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by Brian Clarey

byBrian Clarey Smug Brit Simon Cowell brought Greensboro’s Jake’s Diner into the national spotlight last week when he stopped by for some grits during a break in taping an episode of his show, “X Factor.” Alas, the “grits” turned out to be mashed potatoes, to the consternation of fellow judge LA Reid.

Speaking of mashed potatoes, in Singapore you can get them out of a vending machine, with hot gravy, according to Consumerist.

Meanwhile, here in the Triad, a spike in food-related events makes our lack of such a device a bit more bearable.

On Wednesday, Mozelle’s in Winston-Salem holds an Italian wine dinner with five courses with matching wines at 7 p.m. Make a reservation at 336.703.5400.

On Thursday in Greensboro, the Warnersville Farmers Market holds its first annual Peachy Dessert Contest, which should be self-explanatory. The contest, which begins at 3 p.m. at JC Price School, is free and open to the public.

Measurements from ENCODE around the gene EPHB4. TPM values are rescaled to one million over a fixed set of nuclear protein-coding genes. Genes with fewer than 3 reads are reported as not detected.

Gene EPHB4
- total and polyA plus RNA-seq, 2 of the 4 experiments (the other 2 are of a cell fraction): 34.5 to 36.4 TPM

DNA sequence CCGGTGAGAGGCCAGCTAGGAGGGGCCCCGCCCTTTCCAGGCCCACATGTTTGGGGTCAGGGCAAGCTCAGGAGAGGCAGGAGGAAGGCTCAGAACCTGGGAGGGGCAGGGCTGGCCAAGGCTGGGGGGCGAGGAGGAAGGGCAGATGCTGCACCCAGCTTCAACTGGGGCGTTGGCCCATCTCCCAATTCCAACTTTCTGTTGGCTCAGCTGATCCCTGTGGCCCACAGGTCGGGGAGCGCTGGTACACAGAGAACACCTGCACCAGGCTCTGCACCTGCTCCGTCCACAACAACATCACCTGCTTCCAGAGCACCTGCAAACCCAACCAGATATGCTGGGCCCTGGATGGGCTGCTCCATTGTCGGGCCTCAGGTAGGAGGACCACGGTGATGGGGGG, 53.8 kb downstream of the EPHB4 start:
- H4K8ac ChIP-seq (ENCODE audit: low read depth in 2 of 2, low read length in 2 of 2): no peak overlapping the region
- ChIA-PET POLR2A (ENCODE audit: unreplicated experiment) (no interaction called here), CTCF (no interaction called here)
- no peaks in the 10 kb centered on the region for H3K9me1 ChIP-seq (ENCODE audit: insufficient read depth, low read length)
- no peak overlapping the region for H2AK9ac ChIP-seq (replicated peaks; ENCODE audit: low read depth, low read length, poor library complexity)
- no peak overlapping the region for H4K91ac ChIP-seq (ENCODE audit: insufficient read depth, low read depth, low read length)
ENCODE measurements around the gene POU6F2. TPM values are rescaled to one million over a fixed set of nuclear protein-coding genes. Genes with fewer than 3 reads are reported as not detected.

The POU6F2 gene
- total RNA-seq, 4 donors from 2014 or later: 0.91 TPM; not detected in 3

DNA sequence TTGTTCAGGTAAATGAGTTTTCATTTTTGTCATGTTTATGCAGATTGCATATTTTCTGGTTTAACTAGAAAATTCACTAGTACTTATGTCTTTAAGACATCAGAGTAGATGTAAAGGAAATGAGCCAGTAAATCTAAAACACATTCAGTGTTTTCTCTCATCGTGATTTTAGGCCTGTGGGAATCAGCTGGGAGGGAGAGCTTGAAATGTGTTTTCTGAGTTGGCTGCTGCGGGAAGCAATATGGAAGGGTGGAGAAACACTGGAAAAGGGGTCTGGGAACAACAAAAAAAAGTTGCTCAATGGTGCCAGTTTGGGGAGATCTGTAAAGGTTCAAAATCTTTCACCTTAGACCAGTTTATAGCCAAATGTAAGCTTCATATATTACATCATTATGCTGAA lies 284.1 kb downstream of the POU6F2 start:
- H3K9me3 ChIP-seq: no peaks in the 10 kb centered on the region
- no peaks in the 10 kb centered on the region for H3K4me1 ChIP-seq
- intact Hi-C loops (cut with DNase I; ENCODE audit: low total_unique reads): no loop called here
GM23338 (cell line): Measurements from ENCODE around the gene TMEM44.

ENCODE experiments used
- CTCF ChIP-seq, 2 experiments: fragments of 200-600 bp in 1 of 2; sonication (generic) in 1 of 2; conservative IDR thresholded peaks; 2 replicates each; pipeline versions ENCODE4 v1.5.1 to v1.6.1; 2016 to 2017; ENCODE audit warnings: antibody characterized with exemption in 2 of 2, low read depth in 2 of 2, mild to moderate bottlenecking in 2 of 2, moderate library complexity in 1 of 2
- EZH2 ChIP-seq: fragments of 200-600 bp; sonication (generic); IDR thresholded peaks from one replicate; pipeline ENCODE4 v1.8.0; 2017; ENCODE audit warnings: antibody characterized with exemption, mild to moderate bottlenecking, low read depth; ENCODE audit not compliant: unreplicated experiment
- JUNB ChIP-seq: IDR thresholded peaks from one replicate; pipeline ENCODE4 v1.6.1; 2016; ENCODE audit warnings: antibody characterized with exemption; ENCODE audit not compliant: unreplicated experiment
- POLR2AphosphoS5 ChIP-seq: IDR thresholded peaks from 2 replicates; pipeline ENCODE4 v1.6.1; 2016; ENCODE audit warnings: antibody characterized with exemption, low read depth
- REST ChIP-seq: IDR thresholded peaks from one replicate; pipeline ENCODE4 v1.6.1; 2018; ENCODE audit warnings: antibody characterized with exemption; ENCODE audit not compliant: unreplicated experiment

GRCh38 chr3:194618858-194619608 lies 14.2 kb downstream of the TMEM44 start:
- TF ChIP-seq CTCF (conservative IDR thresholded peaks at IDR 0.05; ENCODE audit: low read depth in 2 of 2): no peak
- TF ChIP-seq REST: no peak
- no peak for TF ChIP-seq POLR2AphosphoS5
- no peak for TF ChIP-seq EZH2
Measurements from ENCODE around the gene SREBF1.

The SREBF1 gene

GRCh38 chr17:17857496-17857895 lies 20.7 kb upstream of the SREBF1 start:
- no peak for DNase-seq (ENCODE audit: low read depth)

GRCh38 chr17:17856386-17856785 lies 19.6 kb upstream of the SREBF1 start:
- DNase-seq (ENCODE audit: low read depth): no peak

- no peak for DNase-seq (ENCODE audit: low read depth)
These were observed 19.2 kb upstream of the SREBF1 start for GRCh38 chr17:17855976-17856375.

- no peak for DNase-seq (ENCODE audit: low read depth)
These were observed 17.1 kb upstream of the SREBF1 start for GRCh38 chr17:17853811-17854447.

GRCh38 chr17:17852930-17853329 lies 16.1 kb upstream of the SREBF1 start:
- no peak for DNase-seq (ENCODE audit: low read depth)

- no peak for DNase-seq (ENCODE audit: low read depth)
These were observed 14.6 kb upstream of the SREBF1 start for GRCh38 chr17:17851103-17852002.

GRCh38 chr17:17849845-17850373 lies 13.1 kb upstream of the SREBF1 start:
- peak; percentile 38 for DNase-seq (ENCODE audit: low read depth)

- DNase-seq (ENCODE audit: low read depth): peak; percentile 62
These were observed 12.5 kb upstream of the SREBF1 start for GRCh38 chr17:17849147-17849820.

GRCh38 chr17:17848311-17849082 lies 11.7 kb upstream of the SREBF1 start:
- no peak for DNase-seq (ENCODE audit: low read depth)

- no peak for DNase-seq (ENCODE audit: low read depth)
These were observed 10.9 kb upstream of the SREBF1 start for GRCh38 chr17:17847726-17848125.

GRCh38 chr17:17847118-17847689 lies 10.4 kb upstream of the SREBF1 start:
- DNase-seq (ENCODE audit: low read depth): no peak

Related: Saturday is Peach Day at the Greensboro Farmers Curb Market, and Crawfish Day at the Piedmont Triad Farmers Market. Both will feature product, demos and such.

There’s also a Cars & Coffee event at the Highwoods Boulevard Fresh Market in Greensboro beginning at 8:30 a.m.

All weekend long, Total Wine & More will be celebrating red wines of Australia at all three Triad locations with tastings and demos.

On Tuesday, Table 16 in Greensboro holds a wine dinner featuring Mollie Dooker Winery out of Australia at 6:30 p.m. Call 336.279.8525 for a reservation.

Also on Tuesday, Chef Mary Haglund of Breakfast of Course!

Holds a class in cooking with local ingredients at the Forsyth County Agricultural Building at 6 p.m. The event is sponsored by the Cobblestone Farmers Market, and includes take-home recipes and a meal. Spaces are limited; call 336.782.1345 to reserve a seat.

Room for one more? The Wall Street Journal reports that a lobster glut in Maine has caused prices to drop to $1.25 a pound, 70 percent off the usual market value this time of year and so low that lobstermen will actually lose money by clearing their pots and selling their catch. The low price, however, affects only Maine. Summer lobsters are soft-shell lobsters, according to the Journal, and they don’t travel well.

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